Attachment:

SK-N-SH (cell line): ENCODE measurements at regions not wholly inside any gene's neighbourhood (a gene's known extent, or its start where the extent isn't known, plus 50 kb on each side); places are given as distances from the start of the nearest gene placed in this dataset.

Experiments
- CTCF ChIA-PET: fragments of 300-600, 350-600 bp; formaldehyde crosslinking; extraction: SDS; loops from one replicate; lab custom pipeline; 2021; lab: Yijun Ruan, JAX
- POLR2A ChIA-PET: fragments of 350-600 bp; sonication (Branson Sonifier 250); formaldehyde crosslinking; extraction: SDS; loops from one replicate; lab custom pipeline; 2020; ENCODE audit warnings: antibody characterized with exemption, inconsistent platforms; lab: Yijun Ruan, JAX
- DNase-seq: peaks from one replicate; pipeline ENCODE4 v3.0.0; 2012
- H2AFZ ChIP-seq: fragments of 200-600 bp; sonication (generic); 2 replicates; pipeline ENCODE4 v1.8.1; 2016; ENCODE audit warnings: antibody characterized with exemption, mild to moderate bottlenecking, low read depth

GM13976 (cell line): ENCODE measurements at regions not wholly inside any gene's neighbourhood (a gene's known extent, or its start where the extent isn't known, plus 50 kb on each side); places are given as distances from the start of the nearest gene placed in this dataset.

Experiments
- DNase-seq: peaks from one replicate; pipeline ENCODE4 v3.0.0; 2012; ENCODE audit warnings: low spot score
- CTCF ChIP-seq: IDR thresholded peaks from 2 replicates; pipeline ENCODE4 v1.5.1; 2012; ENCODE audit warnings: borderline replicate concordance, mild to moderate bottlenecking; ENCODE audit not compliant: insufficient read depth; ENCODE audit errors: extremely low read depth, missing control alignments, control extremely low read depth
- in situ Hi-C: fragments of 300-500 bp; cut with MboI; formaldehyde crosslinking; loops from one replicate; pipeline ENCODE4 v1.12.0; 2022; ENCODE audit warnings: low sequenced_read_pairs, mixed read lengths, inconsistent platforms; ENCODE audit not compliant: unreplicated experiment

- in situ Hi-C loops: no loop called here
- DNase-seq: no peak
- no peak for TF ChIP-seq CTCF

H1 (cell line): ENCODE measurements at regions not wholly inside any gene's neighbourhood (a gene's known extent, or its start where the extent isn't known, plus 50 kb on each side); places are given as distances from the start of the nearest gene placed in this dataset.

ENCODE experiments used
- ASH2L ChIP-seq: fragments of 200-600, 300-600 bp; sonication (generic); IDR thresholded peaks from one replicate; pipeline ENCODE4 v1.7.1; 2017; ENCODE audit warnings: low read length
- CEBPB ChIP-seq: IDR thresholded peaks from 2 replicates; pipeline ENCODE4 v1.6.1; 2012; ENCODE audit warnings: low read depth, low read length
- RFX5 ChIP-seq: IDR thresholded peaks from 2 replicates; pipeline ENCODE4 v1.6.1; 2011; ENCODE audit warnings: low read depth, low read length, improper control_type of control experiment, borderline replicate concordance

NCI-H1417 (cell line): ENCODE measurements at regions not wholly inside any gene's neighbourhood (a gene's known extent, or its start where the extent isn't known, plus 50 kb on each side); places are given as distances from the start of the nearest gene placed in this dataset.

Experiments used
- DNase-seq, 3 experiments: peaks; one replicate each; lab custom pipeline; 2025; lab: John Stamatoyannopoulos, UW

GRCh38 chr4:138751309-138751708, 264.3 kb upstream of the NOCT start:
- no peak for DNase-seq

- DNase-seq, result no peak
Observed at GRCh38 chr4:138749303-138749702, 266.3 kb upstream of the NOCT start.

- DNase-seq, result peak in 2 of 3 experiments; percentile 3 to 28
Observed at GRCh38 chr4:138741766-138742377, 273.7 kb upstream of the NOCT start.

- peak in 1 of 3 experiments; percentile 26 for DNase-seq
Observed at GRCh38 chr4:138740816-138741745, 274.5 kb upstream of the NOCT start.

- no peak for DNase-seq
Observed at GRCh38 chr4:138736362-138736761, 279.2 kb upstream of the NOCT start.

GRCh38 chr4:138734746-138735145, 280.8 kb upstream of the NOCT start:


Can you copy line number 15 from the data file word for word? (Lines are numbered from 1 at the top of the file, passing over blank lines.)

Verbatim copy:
H1 (cell line): ENCODE measurements at regions not wholly inside any gene's neighbourhood (a gene's known extent, or its start where the extent isn't known, plus 50 kb on each side); places are given as distances from the start of the nearest gene placed in this dataset.